African green bee-eater Hatem Moushir CC by SA 3.0

African green bee-eater

The African green bee-eater’s range is shown on the map. The green areas are where it is regularly seen, while the blue shows places it is sometimes found. Its range has expanded north over the last few decades.

In 1990, the 3 green bee-eater species were combined into one, however they were once again split in 2014 by the IUCN. A further genetic study found significant differences, leading to the rest of the world to recognize the splits in 2021.

There are thought to be three subspecies:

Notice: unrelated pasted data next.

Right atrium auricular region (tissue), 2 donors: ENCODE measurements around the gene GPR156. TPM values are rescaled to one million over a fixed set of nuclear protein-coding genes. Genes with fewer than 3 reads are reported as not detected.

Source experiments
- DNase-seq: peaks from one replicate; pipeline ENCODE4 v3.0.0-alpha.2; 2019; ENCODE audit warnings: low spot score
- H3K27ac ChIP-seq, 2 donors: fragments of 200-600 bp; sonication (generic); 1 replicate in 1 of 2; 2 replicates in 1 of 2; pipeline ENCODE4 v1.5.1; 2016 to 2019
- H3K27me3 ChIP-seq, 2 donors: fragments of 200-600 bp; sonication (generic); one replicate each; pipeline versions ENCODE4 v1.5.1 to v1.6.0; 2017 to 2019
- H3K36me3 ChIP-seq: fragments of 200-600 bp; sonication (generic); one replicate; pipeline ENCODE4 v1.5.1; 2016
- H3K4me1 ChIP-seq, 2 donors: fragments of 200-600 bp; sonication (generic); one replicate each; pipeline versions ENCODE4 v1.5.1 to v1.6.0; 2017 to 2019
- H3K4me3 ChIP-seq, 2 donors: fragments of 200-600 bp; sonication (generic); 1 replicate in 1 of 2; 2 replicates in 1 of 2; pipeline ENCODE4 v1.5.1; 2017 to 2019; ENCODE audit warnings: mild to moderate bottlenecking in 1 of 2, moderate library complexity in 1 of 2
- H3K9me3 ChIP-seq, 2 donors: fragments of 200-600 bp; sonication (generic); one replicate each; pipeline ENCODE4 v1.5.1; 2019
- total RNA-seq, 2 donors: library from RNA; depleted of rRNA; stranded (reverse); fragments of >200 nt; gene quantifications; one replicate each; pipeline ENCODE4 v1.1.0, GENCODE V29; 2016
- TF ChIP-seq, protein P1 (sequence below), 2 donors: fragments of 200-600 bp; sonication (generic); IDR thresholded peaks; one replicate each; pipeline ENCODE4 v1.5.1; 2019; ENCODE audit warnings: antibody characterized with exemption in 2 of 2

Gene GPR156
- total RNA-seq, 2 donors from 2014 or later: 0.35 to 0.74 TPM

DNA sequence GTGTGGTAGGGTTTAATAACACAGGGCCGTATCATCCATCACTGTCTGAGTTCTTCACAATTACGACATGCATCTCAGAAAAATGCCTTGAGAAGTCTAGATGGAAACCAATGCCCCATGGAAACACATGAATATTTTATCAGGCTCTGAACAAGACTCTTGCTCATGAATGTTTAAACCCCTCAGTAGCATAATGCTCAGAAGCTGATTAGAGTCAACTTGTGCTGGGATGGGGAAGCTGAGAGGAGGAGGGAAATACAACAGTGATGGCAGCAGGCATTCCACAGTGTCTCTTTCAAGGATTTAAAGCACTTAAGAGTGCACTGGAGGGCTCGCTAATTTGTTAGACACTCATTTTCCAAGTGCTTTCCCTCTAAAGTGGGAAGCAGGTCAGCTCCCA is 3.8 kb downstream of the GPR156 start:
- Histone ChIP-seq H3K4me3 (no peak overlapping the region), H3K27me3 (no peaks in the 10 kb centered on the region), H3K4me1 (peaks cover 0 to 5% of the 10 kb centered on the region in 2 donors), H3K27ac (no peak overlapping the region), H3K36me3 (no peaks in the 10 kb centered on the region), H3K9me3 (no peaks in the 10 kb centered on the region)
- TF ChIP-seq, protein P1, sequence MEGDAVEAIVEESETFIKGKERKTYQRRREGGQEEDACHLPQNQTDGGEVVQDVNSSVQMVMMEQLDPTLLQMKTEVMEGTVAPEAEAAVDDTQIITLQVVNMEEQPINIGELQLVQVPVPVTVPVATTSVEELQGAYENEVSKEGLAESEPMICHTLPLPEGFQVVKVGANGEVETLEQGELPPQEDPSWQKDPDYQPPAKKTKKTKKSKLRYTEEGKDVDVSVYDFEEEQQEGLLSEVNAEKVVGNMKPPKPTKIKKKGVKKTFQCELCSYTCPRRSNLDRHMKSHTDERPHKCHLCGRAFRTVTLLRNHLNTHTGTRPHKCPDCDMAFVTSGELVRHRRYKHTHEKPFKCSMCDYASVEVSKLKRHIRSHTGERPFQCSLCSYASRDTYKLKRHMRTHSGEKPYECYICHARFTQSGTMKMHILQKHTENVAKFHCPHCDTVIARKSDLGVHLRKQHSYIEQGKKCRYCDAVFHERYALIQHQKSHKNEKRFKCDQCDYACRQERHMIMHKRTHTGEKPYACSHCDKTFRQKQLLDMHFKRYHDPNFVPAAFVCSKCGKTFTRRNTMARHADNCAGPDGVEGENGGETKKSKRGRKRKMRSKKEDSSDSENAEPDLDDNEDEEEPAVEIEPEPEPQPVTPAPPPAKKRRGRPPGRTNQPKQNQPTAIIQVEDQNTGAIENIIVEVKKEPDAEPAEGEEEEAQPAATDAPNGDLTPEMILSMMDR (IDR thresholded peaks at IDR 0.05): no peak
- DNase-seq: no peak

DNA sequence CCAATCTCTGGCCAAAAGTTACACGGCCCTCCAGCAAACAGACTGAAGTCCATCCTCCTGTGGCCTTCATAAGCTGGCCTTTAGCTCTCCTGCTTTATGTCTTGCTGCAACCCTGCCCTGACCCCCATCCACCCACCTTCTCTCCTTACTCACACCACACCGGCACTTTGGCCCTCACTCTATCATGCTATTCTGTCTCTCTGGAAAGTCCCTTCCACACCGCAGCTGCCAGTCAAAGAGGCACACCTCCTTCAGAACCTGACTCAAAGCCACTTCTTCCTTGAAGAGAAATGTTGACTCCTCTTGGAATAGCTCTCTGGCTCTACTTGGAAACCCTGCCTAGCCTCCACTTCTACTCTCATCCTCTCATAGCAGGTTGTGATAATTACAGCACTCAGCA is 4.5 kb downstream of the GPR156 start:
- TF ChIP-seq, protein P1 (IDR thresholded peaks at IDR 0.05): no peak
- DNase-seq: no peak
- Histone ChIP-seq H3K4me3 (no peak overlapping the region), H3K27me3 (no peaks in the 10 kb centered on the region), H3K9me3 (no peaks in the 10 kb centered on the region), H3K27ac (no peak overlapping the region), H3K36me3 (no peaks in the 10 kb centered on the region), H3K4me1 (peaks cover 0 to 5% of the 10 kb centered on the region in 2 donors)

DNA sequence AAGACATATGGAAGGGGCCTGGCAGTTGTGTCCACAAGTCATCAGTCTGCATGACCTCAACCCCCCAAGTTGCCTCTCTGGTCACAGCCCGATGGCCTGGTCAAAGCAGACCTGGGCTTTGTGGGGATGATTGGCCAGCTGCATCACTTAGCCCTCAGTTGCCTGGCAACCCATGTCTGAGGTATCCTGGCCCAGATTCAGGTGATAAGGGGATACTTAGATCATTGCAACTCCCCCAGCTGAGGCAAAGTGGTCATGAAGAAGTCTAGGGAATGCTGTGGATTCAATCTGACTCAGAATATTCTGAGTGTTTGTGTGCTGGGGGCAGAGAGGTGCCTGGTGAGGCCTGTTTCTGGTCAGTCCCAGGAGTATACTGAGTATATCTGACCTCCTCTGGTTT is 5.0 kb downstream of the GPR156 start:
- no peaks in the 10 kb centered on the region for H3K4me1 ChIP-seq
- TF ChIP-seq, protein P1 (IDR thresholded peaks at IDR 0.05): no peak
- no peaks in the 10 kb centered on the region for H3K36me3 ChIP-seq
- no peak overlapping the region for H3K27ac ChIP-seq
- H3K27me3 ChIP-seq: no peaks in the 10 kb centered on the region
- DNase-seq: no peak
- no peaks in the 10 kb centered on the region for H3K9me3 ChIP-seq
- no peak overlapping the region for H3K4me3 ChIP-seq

• M. v. viridissimus: most of Africa from Senegal east to Ethiopia
  • M. v. flavoviridis: Chad to eastern Sudan
  • M. v. cleopatra: northern Sudan and Nile Valley of Egypt

Semi-arid areas of Africa are  their range. This largely matches with the Sahel, which is a semi desert area which expands from the bush of Kenya into the Sahara, and true desert areas, and ranges across the whole width of Africa.

Agriculture, and the increased quantity of water that comes with it have greatly benefited the species, and the wild numbers have therefore increased. The spread into Egypt, right up to the Nile, appear to have been as a result of this change.


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